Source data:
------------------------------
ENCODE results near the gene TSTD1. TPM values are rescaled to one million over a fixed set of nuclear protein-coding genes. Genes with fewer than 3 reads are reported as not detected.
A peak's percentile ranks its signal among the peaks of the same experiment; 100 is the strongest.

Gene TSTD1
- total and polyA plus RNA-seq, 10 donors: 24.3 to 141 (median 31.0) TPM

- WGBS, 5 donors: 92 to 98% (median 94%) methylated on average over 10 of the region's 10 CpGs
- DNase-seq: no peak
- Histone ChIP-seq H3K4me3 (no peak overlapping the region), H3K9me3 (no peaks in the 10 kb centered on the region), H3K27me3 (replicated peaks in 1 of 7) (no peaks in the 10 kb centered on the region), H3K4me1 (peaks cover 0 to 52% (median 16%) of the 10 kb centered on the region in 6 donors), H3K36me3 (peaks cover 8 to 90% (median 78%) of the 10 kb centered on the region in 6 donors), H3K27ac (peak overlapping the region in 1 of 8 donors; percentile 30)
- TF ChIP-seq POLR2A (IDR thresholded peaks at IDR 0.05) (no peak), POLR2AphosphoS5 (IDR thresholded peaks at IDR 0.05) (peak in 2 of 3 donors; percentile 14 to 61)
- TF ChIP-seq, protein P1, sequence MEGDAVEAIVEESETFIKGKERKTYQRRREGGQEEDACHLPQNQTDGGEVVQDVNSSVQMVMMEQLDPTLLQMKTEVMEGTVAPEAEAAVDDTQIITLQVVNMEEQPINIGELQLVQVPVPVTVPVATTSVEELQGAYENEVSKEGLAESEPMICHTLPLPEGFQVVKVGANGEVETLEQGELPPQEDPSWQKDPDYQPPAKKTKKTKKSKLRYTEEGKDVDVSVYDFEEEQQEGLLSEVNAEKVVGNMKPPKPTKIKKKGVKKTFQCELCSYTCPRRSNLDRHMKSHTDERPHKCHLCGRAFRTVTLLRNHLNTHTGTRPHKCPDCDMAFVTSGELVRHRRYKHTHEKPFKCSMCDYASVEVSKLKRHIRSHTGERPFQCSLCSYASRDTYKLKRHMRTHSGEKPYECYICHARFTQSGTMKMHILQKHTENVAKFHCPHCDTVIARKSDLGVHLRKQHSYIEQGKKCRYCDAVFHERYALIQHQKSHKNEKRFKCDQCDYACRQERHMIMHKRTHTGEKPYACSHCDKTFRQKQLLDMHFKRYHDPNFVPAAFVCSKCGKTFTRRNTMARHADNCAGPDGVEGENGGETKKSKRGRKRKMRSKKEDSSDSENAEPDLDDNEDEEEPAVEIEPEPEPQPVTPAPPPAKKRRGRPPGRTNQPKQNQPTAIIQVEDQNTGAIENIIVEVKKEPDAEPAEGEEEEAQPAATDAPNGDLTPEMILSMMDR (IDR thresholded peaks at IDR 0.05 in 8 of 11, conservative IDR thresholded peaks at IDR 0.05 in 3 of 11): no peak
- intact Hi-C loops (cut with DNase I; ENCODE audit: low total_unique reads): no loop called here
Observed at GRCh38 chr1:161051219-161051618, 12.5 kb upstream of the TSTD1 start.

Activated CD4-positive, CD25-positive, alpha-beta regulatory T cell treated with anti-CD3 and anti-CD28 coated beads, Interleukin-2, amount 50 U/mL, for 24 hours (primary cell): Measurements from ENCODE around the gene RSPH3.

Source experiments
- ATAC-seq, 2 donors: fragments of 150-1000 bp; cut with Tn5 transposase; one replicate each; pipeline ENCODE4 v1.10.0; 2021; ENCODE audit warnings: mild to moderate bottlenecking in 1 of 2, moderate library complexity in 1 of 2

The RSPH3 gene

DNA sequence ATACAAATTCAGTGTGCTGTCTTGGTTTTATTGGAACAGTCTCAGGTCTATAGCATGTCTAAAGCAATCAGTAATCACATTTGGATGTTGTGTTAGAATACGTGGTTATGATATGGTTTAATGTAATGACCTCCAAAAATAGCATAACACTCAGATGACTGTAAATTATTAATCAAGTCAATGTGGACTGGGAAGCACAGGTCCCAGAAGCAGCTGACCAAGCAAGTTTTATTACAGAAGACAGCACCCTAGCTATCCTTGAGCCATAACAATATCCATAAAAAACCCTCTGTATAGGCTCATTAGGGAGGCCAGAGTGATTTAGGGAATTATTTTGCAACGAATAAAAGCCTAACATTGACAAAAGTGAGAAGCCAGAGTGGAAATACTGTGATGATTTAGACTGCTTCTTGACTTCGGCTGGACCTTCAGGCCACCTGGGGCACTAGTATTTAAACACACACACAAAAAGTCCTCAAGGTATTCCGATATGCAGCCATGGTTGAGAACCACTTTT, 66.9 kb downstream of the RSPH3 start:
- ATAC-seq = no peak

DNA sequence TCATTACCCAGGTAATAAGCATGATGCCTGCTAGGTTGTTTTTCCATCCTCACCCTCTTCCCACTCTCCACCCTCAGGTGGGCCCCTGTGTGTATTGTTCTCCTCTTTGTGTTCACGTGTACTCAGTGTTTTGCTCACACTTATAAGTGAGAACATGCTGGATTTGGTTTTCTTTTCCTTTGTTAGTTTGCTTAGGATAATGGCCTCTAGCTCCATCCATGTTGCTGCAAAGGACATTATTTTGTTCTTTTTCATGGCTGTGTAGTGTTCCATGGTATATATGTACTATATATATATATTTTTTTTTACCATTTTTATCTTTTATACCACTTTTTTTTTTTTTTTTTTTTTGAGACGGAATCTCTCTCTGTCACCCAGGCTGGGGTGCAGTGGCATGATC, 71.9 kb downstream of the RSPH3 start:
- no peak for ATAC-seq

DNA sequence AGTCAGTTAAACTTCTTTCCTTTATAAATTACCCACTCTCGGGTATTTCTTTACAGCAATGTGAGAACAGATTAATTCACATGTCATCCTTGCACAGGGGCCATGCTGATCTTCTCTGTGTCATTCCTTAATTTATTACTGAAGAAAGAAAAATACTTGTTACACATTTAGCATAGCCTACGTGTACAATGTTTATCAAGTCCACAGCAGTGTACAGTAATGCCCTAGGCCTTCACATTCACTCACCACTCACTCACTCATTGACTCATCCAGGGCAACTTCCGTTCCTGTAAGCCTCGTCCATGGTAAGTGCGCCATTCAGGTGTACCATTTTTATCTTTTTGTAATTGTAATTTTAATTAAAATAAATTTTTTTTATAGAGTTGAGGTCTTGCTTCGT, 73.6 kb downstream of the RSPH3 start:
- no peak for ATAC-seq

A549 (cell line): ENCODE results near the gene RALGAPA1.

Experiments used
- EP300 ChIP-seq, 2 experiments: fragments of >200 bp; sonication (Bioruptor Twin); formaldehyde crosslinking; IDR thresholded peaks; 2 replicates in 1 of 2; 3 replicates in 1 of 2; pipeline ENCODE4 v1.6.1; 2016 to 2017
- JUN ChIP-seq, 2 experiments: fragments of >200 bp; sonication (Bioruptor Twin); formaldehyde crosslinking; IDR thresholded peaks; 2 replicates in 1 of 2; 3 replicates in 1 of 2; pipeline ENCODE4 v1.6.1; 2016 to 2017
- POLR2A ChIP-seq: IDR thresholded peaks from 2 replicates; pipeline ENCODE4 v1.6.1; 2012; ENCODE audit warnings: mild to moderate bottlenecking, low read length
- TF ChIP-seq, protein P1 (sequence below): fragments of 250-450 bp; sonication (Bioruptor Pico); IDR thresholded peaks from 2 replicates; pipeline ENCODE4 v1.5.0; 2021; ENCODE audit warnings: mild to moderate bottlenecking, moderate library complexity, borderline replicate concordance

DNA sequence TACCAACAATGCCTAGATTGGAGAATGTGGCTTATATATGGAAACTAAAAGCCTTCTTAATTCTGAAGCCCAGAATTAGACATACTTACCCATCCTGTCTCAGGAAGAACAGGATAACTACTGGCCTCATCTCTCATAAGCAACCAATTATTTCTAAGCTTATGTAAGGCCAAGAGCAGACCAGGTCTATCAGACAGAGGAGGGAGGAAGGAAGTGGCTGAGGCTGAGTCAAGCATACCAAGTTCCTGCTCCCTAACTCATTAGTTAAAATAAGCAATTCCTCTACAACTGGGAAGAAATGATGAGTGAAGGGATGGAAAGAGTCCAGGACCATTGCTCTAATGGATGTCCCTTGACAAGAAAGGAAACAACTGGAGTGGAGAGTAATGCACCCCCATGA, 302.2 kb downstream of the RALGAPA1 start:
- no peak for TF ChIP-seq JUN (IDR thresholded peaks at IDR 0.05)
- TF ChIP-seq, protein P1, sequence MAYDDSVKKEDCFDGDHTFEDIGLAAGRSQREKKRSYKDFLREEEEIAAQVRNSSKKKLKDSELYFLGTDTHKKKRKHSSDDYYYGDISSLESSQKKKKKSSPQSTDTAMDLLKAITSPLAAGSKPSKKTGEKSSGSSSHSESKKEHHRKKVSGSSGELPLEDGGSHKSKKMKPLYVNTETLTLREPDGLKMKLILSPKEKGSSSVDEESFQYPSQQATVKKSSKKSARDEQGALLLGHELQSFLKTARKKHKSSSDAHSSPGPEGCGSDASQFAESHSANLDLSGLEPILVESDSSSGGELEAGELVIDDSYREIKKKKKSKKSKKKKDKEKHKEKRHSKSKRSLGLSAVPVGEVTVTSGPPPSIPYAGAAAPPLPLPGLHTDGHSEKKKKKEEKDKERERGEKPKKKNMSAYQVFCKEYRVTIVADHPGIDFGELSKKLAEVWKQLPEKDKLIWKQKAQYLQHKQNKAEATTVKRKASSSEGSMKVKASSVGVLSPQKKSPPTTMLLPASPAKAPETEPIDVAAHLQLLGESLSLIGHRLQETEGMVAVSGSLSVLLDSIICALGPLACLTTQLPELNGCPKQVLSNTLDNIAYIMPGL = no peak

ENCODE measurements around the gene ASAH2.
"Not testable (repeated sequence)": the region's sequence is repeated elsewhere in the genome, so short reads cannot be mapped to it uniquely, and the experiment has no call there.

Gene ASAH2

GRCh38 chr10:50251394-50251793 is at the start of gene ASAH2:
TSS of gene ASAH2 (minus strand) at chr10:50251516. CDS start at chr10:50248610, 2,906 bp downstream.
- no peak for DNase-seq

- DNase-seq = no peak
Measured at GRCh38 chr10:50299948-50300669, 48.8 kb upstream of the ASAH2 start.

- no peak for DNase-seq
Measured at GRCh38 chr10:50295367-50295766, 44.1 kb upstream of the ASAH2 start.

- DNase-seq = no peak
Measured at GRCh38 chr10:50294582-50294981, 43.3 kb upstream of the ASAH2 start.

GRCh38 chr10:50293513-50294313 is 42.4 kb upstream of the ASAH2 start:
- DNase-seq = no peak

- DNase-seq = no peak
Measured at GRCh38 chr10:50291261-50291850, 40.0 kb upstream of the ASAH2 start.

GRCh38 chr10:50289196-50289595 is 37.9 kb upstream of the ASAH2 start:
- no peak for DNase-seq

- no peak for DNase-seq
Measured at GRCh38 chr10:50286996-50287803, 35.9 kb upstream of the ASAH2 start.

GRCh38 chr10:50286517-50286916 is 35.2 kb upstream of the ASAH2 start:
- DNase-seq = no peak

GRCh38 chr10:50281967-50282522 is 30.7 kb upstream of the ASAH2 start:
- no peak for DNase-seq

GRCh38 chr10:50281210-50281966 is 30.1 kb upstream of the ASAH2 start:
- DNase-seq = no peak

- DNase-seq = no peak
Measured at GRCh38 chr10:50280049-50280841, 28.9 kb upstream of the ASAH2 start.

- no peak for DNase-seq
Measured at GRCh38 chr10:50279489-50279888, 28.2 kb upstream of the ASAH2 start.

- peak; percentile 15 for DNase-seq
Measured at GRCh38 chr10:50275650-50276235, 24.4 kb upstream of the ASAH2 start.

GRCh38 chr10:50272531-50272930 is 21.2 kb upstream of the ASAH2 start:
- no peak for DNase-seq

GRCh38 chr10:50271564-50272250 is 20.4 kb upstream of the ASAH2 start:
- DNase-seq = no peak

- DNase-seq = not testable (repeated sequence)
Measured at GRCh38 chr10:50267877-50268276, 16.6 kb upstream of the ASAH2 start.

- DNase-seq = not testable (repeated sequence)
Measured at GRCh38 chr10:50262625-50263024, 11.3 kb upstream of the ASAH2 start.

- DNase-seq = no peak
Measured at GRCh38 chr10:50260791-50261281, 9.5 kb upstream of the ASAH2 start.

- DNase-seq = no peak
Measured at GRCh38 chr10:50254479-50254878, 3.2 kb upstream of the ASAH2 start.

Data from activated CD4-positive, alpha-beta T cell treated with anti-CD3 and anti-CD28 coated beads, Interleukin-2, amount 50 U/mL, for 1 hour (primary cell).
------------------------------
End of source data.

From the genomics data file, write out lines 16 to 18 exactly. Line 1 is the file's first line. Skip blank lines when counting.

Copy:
DNA sequence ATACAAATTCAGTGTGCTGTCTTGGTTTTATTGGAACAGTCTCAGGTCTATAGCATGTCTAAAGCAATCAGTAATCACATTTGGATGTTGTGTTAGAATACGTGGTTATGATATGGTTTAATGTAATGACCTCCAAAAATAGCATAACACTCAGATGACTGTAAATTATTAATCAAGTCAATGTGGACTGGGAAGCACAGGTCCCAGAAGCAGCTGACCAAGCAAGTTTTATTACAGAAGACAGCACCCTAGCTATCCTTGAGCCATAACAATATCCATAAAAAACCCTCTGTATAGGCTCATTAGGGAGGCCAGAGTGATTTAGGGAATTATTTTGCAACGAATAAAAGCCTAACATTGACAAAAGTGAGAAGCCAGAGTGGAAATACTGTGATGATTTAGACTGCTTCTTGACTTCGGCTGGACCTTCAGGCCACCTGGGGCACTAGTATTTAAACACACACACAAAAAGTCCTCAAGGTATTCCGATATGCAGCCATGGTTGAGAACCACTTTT, 66.9 kb downstream of the RSPH3 start:
- ATAC-seq = no peak

DNA sequence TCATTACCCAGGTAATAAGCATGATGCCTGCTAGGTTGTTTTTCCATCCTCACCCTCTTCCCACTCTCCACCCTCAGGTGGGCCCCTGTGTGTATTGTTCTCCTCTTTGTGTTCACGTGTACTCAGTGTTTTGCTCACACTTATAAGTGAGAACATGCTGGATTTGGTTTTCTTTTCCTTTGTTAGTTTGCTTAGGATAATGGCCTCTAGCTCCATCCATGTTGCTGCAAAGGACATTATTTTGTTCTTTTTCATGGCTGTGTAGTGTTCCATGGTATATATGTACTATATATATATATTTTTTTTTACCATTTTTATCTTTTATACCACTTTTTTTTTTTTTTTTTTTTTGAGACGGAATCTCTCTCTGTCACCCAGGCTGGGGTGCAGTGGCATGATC, 71.9 kb downstream of the RSPH3 start: